Collection published in Research Involvement and Engagement, Health Research Policy and Systems, Implementation Science, BMC Medical Research Methodology, BMC Health Services Research, and Systematic Reviews.
Organized by Anita Kothari, Chris McCutcheon, and Ian D Graham
Research co-production – sometimes referred to by such terms as participatory research, engaged scholarship, collaborative research, and integrated knowledge translation (IKT) – is about conducting research with those who would use it. A defining feature of research co-production is the involvement of patients, clinicians, policy makers, and others as full members of the research team. This is done with the expectation that the resulting research is relevant, and will be particularly useful, usable, and used by knowledge users thereby optimizing research impact. This cross-journal collection of concept and empirical papers considers some of the key issues currently facing the science and practice of research partnerships and collectively begins to identify elements of a research agenda for research co-production.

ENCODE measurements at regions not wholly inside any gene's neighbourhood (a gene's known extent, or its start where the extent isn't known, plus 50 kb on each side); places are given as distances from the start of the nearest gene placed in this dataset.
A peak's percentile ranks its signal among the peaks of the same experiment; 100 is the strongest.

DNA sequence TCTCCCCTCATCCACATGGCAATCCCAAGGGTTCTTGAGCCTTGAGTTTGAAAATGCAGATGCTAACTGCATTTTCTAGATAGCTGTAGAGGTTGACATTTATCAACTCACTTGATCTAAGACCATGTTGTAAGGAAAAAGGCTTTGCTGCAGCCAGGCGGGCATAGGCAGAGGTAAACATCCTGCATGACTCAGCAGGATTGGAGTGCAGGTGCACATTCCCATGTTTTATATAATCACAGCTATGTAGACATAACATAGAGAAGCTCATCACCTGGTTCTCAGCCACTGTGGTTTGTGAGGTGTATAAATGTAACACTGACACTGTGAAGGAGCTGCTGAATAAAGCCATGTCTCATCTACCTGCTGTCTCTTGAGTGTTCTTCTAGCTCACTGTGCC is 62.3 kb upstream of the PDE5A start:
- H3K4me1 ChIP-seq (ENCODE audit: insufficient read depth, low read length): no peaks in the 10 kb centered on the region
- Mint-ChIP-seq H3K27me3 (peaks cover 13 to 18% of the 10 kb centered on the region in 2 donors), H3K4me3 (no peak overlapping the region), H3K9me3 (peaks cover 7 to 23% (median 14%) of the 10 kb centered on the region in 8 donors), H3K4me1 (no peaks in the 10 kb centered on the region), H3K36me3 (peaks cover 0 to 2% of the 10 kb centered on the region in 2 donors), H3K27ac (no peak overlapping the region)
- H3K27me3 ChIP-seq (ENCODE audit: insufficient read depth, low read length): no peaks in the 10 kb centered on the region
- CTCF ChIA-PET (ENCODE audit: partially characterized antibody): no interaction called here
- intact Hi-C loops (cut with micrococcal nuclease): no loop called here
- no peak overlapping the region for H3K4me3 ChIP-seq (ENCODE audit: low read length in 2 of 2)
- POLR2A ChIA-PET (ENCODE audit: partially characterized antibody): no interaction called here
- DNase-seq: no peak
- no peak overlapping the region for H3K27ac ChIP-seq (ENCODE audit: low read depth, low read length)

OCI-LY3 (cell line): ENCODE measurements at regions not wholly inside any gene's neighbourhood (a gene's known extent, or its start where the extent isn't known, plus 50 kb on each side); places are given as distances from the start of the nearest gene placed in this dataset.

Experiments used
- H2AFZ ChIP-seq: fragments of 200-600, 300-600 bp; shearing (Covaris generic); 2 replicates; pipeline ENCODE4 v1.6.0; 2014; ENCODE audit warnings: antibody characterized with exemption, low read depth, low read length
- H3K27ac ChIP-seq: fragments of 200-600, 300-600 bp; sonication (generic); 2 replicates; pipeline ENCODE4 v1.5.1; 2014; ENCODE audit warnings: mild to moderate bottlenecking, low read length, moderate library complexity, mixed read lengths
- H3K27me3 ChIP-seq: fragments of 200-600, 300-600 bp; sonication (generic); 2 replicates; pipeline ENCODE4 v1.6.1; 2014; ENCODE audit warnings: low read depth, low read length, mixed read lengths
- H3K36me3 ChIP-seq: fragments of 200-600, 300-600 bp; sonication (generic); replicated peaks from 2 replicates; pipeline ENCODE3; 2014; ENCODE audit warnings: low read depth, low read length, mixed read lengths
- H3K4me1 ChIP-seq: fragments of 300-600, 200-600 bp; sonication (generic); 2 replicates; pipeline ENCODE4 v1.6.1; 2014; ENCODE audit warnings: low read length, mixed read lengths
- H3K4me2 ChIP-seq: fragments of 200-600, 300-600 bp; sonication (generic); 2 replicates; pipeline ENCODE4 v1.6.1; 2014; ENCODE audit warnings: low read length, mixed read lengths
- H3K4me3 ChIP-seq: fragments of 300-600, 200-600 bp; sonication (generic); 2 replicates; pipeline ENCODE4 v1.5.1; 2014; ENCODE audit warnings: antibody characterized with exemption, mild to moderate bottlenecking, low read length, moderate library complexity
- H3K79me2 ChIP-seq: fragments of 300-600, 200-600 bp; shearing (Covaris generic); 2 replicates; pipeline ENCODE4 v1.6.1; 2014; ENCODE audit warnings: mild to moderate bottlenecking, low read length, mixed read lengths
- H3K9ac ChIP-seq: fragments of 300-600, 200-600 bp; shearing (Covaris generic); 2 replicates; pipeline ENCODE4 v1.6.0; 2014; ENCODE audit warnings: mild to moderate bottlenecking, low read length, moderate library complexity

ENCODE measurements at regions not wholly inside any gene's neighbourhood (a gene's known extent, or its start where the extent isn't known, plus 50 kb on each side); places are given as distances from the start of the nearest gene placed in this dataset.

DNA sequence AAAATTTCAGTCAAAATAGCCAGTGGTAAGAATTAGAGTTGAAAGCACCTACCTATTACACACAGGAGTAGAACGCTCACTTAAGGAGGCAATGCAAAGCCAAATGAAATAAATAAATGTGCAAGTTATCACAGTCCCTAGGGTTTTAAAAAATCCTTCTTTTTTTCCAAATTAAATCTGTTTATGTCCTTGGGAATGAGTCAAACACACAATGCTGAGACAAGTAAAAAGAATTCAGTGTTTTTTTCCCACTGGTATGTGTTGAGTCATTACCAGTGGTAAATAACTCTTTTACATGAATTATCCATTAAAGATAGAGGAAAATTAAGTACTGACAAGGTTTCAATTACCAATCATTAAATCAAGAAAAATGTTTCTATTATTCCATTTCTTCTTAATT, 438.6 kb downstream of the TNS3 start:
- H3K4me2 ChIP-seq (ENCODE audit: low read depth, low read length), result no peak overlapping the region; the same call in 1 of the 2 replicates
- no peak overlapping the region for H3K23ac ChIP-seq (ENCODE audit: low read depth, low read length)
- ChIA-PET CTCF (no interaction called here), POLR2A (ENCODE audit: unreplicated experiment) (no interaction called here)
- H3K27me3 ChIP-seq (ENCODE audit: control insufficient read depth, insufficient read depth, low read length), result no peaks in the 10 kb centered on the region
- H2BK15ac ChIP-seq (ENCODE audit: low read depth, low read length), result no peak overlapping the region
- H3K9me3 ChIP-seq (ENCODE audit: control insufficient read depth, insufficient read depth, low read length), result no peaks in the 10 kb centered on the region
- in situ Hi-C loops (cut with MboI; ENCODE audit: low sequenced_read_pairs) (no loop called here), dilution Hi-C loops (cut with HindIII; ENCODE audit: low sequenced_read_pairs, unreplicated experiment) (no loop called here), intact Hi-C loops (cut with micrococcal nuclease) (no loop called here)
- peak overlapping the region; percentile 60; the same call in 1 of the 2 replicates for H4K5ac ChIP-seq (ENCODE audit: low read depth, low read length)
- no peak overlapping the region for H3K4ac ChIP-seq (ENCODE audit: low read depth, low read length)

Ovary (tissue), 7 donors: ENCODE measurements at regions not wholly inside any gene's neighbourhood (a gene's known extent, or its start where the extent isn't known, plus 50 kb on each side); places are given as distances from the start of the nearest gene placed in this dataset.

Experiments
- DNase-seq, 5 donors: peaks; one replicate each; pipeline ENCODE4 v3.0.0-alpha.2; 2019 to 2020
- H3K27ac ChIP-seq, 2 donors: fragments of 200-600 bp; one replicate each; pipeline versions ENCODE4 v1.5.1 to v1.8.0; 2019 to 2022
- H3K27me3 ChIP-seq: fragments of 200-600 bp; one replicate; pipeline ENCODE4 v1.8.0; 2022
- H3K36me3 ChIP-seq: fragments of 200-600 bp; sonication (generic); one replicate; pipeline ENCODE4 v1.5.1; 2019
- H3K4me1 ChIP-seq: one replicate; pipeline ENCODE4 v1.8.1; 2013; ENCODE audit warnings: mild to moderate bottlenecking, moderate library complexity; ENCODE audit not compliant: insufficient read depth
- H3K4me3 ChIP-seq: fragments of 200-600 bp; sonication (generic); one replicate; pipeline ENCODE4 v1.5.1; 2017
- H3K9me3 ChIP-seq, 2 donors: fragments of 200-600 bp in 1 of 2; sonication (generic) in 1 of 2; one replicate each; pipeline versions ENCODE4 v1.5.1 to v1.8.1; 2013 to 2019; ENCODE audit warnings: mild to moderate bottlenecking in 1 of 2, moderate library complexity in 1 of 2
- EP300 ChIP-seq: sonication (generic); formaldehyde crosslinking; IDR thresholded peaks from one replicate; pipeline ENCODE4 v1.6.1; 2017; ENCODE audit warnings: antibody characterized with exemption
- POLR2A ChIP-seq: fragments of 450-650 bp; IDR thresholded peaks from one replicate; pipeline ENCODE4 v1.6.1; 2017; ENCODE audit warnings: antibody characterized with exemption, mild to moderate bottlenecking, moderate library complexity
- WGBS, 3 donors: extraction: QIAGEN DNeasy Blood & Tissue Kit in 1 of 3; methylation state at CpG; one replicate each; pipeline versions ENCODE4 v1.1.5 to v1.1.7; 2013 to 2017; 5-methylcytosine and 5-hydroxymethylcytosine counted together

Many of the papers in this collection are the result of a call for concept papers held by the Integrated Knowledge Translation Research Network. The IKTRN is a research program funded by a seven-year Canadian Institutes of Health Research Foundation Grant (FDN #143237). The IKTRN is focused on building the science base for IKT: understanding how best to support research co-production, uncovering barriers and drivers of IKT, determining its effectiveness at increasing research use and impact, and identifying best practices and appropriate conditions for conducting IKT to achieve the greatest impact on research use. The network has also prioritized building the capacity of researchers and knowledge users to undertake IKT. The goals, objectives, and outputs of this research program are described in the IKTRN’s research program protocol which is the first paper in this cross-journal collection. The IKTRN provided an honoraria for some of the concept papers and covered the article-processing charges for most of the papers.
This collection of articles has undergone each journal’s standard peer-review process and the participating journal Editors declare no competing interests.
Further articles will be added in due course following peer review.
Read the associated blog: "Doing research with those who use it"